CBC Sports

Amateur sportsRemembering our friend Randy Starkman

Posted: Monday, April 16, 2012 | 11:15 PM

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Toronto Star sports reporter Randy Starkman passed away on Monday at the age of 51. (David Cooper/Toronto Star/Canadian Press) Toronto Star sports reporter Randy Starkman passed away on Monday at the age of 51. (David Cooper/Toronto Star/Canadian Press)

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I always believed you were the best, Randy. You had the most passion, the most understanding, you never wavered from what you figured was the right story to tell. You were a lone wolf and rarely part of the pack.
This one's from the heart Randy, just the way you always thought it should be.

I always believed you were the best. You had the most passion, the most understanding, you never wavered from what you figured was the right story to tell. You were a lone wolf and rarely part of the pack.

You were different and to tell the truth, I wanted to be a lot like you.

Randy, you and I ran into each other frequently over the years.  It might have been at the Canadian Track and Field Championships in Windsor, or the World Cup downhill on a bitterly cold weekend at Lake Louise. I knew that whether it was in New Delhi at the Commonwealth Games or in Rome at the World Aquatics Championships, in you, I had found a kindred spirit.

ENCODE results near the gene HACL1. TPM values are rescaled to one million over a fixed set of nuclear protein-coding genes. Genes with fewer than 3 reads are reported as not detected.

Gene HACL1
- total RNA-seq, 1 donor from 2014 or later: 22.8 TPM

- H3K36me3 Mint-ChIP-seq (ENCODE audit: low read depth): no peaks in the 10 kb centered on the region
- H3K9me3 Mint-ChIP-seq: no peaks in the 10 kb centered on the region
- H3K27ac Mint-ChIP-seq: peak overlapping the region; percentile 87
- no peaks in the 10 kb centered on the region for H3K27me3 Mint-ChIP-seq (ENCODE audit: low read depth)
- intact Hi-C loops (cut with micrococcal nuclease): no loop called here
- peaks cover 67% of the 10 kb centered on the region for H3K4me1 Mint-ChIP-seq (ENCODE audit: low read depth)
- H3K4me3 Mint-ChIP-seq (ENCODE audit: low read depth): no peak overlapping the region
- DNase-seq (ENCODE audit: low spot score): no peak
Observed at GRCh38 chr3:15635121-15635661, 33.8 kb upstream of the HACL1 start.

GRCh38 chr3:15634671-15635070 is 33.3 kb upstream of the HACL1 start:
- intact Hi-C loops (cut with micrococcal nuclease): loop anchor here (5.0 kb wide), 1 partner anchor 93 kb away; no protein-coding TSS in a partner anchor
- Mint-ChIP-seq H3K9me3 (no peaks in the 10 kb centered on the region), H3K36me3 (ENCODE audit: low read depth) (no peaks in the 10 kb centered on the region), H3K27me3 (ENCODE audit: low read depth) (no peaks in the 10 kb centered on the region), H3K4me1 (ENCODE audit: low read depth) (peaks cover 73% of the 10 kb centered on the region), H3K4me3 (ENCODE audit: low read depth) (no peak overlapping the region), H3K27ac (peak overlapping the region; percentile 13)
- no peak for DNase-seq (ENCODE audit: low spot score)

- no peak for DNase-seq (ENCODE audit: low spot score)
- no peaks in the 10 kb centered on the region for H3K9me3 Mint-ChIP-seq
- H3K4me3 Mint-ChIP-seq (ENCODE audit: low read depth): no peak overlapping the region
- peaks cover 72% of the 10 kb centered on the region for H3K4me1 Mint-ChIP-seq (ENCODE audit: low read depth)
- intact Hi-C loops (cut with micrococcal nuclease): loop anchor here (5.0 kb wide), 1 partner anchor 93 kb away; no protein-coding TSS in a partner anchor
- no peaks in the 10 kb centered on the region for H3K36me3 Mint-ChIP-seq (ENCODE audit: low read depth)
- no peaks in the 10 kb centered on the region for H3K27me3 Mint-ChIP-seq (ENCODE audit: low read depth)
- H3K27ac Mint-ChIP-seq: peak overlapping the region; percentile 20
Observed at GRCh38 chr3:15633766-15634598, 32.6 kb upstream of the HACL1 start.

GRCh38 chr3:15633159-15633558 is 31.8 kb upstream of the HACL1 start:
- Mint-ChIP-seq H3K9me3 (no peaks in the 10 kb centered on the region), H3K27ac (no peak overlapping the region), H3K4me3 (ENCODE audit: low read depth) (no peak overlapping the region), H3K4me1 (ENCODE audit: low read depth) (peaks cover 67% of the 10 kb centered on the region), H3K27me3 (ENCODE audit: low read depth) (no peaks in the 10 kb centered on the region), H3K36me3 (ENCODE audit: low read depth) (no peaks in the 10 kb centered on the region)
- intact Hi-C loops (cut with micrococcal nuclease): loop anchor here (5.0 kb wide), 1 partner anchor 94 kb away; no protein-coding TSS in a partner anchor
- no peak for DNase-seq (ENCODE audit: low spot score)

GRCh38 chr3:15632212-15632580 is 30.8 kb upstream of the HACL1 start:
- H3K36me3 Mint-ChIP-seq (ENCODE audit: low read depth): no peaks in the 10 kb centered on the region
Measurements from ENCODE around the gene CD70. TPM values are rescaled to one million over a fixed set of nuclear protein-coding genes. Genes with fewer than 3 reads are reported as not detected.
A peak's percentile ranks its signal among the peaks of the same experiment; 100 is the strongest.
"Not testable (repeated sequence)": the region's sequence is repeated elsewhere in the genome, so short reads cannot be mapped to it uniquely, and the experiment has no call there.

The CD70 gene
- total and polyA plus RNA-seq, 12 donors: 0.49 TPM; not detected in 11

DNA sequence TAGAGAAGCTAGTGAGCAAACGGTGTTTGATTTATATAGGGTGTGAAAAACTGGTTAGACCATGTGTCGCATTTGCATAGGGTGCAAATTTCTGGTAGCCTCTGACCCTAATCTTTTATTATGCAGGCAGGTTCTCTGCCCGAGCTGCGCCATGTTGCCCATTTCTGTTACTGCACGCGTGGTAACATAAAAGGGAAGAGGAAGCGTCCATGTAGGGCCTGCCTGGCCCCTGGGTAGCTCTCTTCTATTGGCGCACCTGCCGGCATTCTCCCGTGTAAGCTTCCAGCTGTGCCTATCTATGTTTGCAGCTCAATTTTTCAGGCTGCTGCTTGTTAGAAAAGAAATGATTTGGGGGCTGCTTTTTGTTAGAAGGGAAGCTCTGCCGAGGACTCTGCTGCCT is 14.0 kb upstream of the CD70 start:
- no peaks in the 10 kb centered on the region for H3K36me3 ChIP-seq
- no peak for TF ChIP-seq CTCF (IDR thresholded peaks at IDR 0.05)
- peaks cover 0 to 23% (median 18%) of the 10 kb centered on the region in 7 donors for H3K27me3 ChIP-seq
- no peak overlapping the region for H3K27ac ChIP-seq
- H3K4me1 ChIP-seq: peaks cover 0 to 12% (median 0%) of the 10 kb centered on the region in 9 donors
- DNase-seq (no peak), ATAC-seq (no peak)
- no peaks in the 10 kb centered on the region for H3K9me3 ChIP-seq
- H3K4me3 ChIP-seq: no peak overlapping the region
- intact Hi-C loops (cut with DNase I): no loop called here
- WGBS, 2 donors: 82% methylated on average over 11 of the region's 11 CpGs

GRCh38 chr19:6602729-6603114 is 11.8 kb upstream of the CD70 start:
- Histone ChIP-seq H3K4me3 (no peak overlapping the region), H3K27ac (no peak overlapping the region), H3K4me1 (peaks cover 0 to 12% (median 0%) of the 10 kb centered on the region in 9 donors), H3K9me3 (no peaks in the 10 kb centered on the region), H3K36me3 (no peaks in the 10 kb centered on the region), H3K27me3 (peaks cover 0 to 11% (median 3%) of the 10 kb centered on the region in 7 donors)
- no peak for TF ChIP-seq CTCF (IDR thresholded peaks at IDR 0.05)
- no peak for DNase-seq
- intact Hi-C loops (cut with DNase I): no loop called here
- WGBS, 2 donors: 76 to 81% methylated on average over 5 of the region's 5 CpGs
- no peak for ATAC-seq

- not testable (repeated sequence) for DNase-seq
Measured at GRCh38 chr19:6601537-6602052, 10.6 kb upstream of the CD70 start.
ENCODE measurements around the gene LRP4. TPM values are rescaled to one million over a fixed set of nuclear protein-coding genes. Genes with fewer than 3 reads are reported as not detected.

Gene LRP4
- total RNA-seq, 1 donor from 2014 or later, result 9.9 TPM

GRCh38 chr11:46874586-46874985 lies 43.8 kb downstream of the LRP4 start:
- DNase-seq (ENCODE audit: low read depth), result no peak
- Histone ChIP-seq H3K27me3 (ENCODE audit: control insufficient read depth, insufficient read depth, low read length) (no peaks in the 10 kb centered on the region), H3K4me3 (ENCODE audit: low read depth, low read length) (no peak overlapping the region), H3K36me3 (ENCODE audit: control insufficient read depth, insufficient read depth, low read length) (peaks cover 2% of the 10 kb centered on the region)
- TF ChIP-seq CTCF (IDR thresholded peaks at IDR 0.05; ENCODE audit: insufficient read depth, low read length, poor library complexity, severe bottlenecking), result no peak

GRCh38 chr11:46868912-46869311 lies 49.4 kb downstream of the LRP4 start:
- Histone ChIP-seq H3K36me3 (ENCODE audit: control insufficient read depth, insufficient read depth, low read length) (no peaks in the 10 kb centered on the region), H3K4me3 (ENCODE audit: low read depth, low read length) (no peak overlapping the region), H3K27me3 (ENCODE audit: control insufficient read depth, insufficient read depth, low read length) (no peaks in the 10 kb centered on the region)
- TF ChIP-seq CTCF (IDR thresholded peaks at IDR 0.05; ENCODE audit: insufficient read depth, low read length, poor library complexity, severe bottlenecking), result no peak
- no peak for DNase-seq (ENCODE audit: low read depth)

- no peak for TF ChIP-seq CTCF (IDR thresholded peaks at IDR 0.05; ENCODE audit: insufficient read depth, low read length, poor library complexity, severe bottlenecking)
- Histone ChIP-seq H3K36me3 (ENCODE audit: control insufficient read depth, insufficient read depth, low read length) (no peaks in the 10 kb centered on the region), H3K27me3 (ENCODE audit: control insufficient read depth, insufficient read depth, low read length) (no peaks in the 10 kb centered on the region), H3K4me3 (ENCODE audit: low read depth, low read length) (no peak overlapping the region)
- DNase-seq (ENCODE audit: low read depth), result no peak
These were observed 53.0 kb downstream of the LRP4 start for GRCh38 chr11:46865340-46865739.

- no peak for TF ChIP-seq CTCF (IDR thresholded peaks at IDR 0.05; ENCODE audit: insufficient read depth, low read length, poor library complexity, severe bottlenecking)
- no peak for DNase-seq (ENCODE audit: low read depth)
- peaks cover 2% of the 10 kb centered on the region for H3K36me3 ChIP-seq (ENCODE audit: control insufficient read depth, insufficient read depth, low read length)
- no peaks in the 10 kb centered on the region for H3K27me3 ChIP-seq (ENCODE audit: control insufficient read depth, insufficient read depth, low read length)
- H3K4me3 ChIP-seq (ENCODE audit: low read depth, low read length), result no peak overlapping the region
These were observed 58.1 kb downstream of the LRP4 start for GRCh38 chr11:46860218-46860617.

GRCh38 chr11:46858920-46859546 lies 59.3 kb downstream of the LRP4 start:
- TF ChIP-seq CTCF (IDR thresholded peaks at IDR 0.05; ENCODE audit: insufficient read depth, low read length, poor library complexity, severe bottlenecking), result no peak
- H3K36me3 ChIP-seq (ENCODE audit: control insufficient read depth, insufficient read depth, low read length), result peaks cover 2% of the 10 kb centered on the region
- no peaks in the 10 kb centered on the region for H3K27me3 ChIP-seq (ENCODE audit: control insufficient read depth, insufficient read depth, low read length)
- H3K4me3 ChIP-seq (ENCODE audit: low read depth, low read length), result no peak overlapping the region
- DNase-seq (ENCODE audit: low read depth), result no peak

You cared Randy and I wanted to be just like you.

I can tell you this much, your hard work and commitment did not go unnoticed.  I've seen the messages from Simon Whitfield, Jessica Zelinka, Perdita Felicien and so many other champions.  You were their champion Randy, and you never faltered, not for a second.

Whenever I picked up the Toronto Star and went to the sports page I flipped as fast as I could to what you had written. What you had to say was different, out of the ordinary, and it made me think.  

The stories you had to tell caused me to fall in love with sport and the people who give their lives to it.

That's the difference Randy. You had a flair for the great tale. It was something far beyond the statistics and the so-called business of sport. It was something very real.

Sacrifice, joy, discipline

You had something to say about sacrifice, joy, discipline and fascination that can take the sporting enterprise beyond the ordinary to something ethereal.  

It was a privilege to read what you had written.

I remember the time you came to speak to the class I taught at Centennial College in Toronto. My students were a collection of young people who wanted to love sport and to begin the process of becoming journalists. You sat amongst them and talked about the Canadian rowers in whom you had so much confidence.  

They lapped it up Randy.  

They were enraptured as you showed that video you shot at Elk Lake in British Columbia. They were transfixed at the gods of sport that they'd never been exposed to before. They referred to it when the Canadian men won the gold medal, as you predicted, in Beijing that summer.

I wanted to thank you for that Randy.

It was magic. You made them believers.

I always believed in you because you were the one. You made this your life's work. It was a constant struggle to find space and make your case but you always managed to succeed.

When it came to covering Canada's high performance athletes you were the trusted one. You were the go-to guy.

Randy, what I'm trying to say, is you were an original. You were never a fair weather friend of the athletes.

You were just their friend and they will always remember.

So will we.

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